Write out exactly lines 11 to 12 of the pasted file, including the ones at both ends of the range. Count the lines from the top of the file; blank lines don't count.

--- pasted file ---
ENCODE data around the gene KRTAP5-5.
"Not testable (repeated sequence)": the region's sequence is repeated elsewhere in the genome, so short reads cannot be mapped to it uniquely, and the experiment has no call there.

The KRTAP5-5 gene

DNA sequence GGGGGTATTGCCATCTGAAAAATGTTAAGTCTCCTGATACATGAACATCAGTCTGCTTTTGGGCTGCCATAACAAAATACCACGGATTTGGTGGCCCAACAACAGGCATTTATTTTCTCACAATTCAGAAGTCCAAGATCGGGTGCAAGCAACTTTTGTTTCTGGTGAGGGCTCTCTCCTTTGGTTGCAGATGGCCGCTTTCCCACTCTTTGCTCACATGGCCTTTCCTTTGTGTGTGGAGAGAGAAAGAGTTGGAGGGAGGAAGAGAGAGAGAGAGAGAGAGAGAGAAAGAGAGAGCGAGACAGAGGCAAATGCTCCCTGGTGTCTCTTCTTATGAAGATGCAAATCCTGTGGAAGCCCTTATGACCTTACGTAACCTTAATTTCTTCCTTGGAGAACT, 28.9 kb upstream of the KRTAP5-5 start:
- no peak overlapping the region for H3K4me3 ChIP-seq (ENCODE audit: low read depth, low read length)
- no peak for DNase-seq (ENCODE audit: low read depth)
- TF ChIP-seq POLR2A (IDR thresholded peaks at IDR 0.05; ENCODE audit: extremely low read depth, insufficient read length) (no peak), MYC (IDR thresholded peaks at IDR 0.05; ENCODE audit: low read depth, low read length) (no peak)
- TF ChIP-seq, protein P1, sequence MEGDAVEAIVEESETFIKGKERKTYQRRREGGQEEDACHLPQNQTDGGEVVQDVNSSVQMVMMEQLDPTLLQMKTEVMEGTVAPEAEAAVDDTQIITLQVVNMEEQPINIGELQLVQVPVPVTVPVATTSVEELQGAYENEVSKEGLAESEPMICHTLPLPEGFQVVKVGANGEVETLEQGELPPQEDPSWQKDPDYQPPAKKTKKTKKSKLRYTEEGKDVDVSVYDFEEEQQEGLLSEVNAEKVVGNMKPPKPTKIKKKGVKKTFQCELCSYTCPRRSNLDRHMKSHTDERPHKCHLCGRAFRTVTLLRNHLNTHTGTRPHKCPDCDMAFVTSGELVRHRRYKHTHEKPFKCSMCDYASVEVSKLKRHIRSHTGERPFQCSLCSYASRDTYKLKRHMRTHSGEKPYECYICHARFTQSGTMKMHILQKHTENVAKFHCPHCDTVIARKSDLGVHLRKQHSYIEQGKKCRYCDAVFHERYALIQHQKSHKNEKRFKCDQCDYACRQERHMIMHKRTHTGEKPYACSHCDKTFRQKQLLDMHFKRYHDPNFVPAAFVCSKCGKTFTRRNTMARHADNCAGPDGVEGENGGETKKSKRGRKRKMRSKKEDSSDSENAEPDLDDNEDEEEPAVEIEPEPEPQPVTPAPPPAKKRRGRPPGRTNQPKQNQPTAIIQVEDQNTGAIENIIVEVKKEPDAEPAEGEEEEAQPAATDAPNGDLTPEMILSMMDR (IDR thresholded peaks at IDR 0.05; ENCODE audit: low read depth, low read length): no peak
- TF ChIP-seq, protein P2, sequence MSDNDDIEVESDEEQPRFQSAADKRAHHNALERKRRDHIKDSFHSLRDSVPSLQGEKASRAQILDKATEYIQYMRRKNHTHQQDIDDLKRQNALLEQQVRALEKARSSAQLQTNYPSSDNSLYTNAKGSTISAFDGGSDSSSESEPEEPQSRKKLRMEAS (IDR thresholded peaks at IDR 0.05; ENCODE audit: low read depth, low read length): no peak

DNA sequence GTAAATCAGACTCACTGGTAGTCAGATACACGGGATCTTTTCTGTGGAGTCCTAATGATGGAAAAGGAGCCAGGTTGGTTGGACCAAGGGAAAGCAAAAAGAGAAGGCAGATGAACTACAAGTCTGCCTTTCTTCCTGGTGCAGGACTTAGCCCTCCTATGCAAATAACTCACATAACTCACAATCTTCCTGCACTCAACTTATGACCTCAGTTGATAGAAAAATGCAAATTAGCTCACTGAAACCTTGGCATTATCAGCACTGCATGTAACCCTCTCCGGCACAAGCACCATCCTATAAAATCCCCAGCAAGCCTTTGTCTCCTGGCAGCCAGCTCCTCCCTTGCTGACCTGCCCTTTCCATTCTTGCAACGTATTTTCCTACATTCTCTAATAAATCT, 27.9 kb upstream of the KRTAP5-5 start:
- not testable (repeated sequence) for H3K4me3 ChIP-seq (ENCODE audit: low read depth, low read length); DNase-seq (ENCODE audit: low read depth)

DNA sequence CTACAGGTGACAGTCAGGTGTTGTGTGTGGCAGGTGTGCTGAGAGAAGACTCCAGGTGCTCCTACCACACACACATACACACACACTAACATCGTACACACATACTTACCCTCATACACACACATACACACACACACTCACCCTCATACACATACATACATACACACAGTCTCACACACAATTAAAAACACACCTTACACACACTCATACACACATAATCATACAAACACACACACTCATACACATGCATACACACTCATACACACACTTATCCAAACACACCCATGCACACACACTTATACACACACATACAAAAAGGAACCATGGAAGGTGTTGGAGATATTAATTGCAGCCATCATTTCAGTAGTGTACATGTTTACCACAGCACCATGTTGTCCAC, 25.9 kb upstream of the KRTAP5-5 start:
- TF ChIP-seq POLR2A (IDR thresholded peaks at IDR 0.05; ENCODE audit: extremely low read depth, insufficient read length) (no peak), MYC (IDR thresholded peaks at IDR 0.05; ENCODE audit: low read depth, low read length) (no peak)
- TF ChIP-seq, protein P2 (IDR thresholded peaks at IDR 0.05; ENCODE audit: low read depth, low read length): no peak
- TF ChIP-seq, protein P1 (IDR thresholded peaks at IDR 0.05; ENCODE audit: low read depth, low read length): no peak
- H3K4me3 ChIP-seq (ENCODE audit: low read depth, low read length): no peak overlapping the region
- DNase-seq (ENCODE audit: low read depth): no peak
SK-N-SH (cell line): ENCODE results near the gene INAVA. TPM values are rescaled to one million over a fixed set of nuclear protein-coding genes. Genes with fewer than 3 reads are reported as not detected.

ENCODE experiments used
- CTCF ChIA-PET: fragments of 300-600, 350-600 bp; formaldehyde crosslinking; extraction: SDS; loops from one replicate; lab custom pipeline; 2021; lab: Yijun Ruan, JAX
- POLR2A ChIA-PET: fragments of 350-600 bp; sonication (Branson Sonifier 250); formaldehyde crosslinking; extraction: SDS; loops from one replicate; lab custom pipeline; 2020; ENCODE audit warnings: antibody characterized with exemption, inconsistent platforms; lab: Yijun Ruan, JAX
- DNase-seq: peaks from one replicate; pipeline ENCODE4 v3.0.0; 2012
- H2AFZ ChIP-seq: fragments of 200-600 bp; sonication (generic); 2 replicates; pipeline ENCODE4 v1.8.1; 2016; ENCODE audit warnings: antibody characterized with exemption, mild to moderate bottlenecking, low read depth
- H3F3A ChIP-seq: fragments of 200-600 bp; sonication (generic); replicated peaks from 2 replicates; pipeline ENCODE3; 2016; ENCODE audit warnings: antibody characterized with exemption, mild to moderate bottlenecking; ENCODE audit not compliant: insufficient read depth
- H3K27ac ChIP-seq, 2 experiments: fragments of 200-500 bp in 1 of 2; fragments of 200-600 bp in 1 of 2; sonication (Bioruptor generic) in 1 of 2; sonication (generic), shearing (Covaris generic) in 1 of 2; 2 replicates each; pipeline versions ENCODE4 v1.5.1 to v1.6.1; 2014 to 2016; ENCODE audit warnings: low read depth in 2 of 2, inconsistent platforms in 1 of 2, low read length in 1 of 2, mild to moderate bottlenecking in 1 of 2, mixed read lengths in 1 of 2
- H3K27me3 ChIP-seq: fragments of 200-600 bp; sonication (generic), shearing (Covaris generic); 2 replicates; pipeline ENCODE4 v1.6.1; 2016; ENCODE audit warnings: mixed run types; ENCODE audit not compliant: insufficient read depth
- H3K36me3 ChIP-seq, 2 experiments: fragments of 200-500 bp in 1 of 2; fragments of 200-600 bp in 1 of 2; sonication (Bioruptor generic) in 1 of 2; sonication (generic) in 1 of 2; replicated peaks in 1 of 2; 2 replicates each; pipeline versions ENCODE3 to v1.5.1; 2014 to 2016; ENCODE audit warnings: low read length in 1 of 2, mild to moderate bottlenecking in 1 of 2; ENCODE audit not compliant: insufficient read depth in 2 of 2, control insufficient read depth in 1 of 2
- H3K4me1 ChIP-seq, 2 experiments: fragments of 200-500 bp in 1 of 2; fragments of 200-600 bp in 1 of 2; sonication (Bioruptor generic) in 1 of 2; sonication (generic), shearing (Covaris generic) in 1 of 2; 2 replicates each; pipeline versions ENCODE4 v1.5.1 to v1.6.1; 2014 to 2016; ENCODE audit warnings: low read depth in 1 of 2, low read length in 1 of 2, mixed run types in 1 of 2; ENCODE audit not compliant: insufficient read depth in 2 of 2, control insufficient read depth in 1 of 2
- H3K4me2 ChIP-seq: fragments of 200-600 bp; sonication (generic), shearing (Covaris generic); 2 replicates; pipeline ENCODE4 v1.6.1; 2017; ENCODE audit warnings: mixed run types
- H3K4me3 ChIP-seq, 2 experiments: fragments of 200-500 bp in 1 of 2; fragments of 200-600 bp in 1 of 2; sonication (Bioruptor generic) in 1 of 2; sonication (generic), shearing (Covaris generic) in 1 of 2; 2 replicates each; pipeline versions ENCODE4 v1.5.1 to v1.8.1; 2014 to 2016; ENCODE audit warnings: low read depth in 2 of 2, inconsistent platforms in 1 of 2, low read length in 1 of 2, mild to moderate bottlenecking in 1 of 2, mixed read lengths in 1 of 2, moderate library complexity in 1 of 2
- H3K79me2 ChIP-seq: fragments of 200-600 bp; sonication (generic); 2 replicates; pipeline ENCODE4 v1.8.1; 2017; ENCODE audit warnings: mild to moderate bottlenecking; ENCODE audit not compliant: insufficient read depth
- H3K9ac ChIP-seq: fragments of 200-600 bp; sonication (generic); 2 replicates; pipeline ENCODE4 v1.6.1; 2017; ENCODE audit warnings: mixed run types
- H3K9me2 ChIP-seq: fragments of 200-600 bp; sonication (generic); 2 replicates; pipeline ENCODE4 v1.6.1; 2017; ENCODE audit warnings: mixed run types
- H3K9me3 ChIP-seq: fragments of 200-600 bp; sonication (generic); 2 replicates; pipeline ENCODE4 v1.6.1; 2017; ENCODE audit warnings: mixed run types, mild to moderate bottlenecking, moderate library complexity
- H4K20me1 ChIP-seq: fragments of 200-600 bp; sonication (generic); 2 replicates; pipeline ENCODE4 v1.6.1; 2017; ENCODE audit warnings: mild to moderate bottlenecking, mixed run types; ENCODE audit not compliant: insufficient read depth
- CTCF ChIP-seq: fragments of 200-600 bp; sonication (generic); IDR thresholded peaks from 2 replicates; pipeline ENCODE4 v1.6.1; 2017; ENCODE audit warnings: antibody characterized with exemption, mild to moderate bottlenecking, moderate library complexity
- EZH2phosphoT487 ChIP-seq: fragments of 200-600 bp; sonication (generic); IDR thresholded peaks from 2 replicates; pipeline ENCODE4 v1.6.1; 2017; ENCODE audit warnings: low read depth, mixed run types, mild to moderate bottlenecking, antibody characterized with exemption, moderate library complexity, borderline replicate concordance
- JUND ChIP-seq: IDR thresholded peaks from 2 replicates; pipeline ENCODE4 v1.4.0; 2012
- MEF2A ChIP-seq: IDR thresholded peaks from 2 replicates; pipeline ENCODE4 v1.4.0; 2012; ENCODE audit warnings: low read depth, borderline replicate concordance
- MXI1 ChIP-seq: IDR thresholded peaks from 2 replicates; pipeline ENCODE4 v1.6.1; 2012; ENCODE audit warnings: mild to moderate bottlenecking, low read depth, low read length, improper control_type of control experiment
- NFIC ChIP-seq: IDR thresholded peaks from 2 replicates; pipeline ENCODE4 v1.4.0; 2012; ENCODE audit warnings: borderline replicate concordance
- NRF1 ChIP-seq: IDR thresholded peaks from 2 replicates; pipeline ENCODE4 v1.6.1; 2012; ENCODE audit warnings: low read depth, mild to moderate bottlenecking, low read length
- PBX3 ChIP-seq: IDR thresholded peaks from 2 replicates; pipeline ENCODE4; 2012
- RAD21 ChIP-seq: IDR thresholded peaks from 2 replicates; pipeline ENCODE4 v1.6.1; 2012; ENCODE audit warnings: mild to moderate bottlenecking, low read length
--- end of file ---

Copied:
- not testable (repeated sequence) for H3K4me3 ChIP-seq (ENCODE audit: low read depth, low read length); DNase-seq (ENCODE audit: low read depth)

DNA sequence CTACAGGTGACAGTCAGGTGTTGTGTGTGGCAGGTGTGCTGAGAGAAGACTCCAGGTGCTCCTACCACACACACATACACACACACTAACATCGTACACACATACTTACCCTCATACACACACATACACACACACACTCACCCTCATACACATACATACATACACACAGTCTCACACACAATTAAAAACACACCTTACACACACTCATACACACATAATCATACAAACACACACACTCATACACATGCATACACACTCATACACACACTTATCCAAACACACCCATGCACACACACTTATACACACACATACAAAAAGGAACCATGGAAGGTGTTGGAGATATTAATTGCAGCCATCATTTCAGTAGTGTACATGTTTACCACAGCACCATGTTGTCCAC, 25.9 kb upstream of the KRTAP5-5 start: